Context: Though community health centers (CHCs) arose in the 1960s as part of a Democratic policy push committed to social justice, subsequent support has been shaped by a paradoxical politics wherein Republican and Democratic support for CHCs continually morphed in response to changes in the health policy landscape.

Methods: Drawing on the CHC literature and empirical examples from first-hand accounts and reporting, we explain CHCs’ curious historical development from 1965 to present.

Findings: Since their inception, CHCs have received differing levels of support due to a paradoxical politics that tell us much about CHC policy history. Though the CHC program began as a Democratic vision, both Republicans and Democrats have calibrated their support for CHCs in response to a broader set of political considerations, from anti-welfare policy commitments to aspirations of establishing a national health care plan.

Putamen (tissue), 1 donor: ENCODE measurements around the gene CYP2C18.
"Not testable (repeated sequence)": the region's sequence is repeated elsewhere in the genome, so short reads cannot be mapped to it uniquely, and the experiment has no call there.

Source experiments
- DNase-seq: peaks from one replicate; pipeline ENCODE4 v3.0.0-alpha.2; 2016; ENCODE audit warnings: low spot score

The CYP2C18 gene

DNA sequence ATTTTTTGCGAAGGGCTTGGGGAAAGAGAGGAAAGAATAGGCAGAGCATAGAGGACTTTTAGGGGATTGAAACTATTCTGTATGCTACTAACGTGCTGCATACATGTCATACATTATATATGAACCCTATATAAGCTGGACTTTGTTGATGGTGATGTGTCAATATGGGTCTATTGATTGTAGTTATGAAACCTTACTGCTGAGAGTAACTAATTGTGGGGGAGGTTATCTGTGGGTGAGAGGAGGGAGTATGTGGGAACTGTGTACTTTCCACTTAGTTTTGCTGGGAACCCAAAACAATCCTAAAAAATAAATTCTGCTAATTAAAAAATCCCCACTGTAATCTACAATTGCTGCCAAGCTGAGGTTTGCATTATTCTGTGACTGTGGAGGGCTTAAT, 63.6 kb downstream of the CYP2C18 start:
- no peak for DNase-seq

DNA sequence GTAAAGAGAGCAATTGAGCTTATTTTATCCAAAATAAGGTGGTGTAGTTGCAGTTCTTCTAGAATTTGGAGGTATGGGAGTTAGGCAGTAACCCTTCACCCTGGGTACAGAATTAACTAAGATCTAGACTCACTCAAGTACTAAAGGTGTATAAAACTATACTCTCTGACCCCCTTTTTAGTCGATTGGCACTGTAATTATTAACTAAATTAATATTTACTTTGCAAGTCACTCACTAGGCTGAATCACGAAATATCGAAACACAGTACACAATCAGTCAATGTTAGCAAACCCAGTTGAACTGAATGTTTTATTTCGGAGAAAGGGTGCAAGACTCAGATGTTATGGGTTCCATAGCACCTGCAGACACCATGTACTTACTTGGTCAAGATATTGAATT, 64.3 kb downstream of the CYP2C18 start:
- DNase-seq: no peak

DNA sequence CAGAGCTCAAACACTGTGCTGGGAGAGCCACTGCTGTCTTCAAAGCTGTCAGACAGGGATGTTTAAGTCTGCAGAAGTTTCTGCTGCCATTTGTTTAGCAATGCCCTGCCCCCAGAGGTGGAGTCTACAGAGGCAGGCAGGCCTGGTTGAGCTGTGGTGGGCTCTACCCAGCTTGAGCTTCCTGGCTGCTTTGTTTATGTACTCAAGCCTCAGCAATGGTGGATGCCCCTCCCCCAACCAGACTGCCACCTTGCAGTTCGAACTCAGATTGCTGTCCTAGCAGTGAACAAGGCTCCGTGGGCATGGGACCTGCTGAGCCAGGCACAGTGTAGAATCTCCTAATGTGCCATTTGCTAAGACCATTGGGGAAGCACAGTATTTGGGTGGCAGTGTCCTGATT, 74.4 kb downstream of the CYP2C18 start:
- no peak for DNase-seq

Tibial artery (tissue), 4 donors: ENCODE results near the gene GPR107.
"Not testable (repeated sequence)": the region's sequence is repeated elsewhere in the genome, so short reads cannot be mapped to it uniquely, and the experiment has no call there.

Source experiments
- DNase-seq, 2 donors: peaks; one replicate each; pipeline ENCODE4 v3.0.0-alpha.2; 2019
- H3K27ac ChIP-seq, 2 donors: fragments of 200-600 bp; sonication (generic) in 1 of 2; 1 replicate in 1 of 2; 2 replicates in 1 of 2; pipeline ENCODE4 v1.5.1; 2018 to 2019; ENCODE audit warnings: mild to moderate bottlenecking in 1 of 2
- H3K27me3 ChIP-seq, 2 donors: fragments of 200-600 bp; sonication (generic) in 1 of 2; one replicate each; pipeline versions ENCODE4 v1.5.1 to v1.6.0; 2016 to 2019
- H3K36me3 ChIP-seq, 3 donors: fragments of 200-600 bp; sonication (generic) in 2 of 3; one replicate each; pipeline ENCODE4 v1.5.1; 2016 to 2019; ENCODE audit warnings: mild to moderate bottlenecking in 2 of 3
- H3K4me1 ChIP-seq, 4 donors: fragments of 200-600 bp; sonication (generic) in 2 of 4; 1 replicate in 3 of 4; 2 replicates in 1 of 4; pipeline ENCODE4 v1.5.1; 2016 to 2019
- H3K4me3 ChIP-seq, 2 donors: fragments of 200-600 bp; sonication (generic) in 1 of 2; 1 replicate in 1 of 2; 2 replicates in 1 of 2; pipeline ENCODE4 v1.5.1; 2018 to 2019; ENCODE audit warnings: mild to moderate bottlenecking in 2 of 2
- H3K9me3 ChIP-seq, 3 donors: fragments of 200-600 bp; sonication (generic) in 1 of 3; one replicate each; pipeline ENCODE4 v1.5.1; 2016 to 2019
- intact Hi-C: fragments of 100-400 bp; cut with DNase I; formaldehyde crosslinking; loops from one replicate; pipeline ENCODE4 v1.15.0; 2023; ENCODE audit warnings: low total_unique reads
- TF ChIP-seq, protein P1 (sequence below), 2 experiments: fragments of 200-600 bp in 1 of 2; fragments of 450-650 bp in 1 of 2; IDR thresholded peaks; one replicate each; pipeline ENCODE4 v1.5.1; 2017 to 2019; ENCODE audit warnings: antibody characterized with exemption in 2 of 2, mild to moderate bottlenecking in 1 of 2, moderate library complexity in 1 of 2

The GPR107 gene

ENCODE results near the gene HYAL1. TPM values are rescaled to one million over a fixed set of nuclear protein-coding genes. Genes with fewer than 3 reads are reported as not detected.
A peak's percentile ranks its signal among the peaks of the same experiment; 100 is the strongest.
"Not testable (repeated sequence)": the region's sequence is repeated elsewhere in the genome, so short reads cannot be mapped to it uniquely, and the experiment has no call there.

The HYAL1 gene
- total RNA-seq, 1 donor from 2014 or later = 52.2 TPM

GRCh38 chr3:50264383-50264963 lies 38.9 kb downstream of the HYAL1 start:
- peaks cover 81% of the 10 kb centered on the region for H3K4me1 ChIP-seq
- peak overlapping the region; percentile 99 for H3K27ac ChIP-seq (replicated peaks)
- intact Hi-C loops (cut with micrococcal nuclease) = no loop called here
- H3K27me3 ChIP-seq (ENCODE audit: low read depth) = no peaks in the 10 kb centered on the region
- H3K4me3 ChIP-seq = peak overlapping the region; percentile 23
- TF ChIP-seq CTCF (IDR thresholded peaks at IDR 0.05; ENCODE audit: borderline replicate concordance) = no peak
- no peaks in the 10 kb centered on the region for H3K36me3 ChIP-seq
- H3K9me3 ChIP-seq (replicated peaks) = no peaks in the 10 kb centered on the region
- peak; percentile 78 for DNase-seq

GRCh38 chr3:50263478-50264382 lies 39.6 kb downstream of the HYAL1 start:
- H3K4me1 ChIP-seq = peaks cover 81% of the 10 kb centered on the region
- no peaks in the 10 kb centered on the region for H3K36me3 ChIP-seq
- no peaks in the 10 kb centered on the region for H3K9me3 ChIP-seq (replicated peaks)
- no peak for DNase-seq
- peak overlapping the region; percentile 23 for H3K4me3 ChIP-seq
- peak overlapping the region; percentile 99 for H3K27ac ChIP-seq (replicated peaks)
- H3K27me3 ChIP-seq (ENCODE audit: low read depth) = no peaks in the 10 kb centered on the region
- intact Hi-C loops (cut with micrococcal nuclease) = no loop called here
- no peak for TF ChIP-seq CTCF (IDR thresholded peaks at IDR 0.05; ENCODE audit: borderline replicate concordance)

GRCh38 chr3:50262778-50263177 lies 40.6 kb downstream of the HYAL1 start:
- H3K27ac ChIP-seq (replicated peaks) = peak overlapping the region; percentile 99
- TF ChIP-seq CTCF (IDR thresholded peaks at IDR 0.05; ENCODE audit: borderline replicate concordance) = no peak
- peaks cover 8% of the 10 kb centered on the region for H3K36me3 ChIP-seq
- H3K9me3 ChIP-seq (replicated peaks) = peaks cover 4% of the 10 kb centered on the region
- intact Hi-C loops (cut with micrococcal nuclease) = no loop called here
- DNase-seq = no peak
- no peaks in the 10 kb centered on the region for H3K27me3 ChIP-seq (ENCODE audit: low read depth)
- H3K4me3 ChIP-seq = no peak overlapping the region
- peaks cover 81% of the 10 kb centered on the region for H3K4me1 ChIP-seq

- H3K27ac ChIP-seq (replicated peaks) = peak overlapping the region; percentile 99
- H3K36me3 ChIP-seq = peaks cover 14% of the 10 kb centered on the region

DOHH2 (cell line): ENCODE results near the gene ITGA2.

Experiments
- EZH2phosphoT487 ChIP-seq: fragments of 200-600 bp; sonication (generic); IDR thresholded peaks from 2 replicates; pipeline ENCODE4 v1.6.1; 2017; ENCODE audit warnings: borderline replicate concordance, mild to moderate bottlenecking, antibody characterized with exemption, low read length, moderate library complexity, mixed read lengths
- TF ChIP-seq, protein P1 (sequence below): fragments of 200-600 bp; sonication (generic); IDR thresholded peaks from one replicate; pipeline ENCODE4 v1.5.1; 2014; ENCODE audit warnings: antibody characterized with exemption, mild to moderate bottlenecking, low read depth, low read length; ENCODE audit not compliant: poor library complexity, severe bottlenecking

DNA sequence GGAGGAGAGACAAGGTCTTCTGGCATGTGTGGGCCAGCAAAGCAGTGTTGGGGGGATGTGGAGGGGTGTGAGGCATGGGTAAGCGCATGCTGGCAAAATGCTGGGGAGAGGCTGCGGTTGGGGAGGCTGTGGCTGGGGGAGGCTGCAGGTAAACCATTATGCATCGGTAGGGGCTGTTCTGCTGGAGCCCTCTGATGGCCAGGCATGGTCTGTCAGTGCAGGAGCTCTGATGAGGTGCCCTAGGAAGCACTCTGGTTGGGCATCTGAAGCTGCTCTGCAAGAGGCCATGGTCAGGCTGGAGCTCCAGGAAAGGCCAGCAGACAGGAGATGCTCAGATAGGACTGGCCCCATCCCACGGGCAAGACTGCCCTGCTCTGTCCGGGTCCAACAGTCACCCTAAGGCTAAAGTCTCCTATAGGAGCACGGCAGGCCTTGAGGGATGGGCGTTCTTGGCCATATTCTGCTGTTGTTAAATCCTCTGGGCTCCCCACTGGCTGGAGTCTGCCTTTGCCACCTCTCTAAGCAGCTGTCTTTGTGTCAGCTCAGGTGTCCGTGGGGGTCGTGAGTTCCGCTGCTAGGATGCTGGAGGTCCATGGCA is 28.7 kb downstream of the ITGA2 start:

Conclusions: CHCs have proven to be a politically malleable policy tool within the broader context of American health care policy. While the COVID-19 pandemic raised new questions about CHCs’ sustainability and future, CHCs will continue to play a critical role not only providing health care access to underserved populations, but as an attractive bipartisan policy option within the larger framework of U.S. health policy.

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